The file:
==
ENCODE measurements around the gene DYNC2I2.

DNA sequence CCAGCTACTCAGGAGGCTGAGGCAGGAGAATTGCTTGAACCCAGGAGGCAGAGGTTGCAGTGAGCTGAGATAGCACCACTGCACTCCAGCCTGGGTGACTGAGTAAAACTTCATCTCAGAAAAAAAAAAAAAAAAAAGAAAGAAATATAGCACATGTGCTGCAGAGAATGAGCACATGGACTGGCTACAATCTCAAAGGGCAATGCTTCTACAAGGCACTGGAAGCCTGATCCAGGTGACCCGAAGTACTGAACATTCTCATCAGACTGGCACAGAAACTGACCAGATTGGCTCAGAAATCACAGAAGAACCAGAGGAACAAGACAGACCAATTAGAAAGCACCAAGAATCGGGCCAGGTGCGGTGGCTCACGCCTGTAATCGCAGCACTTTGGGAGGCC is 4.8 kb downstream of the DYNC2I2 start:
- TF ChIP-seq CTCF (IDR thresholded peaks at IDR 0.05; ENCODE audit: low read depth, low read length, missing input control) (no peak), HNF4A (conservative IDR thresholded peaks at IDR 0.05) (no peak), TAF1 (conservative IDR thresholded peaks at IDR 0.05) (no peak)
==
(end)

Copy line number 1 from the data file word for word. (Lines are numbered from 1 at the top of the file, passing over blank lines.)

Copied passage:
ENCODE measurements around the gene DYNC2I2.